Ed Gibbs August 19, 2012
Reviewer rating: 3.5 out of 5 stars
Reader rating: 3 out of 5 stars (14 votes)
Director: Lee Hirsch
Screen writer: Lee Hirsch, Cynthia Lowen
OFLC rating: M
(M, 98 minutes). Opens Thursday. ★★★☆
New York filmmaker Lee Hirsch has a knack for presenting a serious topic with an air of accessibility. His previous films have included documentaries about apartheid South Africa (Amandla! A Revolution in Four Part Harmony) and the heroic actions of a US marine serving in Iraq (Act of Honor). Now, he's drawing on his own grim experience as a high-school kid growing up in Long Island and New Hampshire.
With unapologetic gravity, Bully presents damning evidence on a problem in schools that appears to be out of control. Fly-on-the-wall footage captures 12-year-old Alex Libby - a gangly, goofy kid who struggles to make friends - getting mercilessly punched, poked and jeered at. The bus driver does nothing. The teachers at school fob off parents. No one takes the problem seriously. One victim, however (14-year-old Ja'Meya Jackson), does take action against her tormentors and is interviewed in juvenile detention. There's something seriously wrong with this picture.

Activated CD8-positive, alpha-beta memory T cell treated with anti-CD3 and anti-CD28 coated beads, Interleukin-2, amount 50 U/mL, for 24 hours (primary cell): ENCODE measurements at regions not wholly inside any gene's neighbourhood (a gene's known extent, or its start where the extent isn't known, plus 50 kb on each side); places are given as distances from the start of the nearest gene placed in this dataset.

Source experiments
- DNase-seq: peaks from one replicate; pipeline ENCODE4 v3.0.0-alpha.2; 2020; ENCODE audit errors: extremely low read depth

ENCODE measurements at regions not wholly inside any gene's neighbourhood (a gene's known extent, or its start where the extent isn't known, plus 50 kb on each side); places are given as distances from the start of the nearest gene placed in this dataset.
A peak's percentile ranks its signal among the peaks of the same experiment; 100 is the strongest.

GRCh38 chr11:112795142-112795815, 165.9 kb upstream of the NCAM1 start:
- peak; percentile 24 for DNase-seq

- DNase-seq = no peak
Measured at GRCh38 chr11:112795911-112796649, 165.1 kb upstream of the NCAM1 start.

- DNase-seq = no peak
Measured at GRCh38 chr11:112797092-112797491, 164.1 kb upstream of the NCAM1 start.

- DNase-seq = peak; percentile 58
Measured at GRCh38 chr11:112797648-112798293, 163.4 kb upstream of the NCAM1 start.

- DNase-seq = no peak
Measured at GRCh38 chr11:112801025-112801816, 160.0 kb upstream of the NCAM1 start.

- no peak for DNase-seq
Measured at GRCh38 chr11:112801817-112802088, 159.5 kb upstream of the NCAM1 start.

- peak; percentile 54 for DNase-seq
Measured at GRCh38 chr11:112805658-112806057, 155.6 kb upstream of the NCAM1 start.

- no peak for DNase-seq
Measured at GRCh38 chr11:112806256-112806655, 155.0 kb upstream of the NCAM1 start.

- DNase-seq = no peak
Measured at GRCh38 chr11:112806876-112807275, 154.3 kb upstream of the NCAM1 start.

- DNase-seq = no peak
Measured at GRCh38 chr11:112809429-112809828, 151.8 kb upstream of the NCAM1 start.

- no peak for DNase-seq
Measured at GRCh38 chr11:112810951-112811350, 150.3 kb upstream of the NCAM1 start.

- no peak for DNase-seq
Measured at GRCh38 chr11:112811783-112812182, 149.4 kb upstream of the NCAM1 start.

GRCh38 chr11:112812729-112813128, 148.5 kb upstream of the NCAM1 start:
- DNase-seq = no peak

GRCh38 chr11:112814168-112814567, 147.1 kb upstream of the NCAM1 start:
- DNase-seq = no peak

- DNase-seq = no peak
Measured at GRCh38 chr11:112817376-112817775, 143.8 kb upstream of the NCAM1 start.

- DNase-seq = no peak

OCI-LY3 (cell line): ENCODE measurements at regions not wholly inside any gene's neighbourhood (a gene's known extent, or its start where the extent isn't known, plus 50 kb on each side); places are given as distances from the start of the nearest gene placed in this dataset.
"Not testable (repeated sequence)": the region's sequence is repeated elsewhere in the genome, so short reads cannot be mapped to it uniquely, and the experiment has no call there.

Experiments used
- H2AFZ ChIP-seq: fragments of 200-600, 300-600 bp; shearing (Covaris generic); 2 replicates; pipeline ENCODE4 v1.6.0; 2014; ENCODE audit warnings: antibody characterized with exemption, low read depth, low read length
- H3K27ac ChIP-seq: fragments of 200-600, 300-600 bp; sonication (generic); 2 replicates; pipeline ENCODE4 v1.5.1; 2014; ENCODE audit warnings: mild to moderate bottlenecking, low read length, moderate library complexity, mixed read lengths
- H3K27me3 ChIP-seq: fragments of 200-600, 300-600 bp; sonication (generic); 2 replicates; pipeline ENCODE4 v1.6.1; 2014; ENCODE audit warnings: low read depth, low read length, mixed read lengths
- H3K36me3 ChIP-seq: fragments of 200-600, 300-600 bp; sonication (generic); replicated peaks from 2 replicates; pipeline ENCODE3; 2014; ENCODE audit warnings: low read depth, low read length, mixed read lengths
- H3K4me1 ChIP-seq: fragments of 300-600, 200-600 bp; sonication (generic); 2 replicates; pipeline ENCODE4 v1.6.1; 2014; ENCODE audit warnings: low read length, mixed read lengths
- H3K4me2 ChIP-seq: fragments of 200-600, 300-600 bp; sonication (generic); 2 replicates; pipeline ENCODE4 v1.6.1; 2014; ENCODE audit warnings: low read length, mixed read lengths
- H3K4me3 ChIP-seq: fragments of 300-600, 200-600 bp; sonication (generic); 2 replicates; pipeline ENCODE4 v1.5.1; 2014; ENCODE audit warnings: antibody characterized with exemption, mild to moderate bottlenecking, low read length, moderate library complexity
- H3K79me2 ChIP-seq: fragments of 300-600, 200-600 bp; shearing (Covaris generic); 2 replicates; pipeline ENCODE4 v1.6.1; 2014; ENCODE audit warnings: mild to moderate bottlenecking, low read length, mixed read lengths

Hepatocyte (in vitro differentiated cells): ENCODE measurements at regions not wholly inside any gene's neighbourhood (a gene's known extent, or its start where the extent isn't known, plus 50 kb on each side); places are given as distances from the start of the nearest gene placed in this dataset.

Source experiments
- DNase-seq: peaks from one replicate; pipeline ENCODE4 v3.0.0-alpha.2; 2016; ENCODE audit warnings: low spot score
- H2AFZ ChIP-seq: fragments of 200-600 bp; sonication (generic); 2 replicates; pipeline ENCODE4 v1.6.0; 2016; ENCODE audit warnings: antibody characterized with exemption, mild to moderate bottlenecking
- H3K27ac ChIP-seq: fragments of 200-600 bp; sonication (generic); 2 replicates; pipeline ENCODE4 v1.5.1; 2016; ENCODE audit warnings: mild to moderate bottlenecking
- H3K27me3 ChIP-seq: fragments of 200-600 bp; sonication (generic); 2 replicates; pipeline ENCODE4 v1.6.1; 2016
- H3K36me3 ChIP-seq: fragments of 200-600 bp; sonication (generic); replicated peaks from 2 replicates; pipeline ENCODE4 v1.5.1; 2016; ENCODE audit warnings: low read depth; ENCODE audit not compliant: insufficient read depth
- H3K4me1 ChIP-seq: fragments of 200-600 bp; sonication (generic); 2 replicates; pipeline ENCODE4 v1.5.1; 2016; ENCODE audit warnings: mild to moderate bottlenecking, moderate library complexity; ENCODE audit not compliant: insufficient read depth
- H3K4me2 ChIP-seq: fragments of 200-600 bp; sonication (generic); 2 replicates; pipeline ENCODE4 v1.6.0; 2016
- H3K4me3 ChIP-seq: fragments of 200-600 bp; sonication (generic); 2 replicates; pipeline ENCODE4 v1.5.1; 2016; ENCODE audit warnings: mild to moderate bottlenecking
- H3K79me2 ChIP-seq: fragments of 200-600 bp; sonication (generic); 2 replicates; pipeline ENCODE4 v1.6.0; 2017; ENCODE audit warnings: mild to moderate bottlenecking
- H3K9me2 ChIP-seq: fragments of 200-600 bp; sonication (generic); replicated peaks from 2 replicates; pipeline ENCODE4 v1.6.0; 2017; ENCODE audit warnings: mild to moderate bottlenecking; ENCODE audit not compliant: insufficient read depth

It's sobering stuff: enough to make one's blood boil, particularly when head teachers feign concern for the charges in their care. Things got so bad for 17-year-old Tyler Long, he took his life. His parents are left to wonder why. Which is, in essence, what's missing from this brutally frank document on what lies beneath the surface of school life in the US (and, apparently, here in Australia). None of the perpetrators are questioned by Hirsch about their crimes, which feels out of step with the film's remit. Such an oversight provides an unsatisfactory conclusion to an otherwise important film.
Hirsch has been on the ground here, helping to promote the film and highlight the issue. When I asked him if the film had proved therapeutic for his own experiences growing up, he answered, ''What makes you think I've gotten over it?'' Bully is most definitely worth viewing and following up.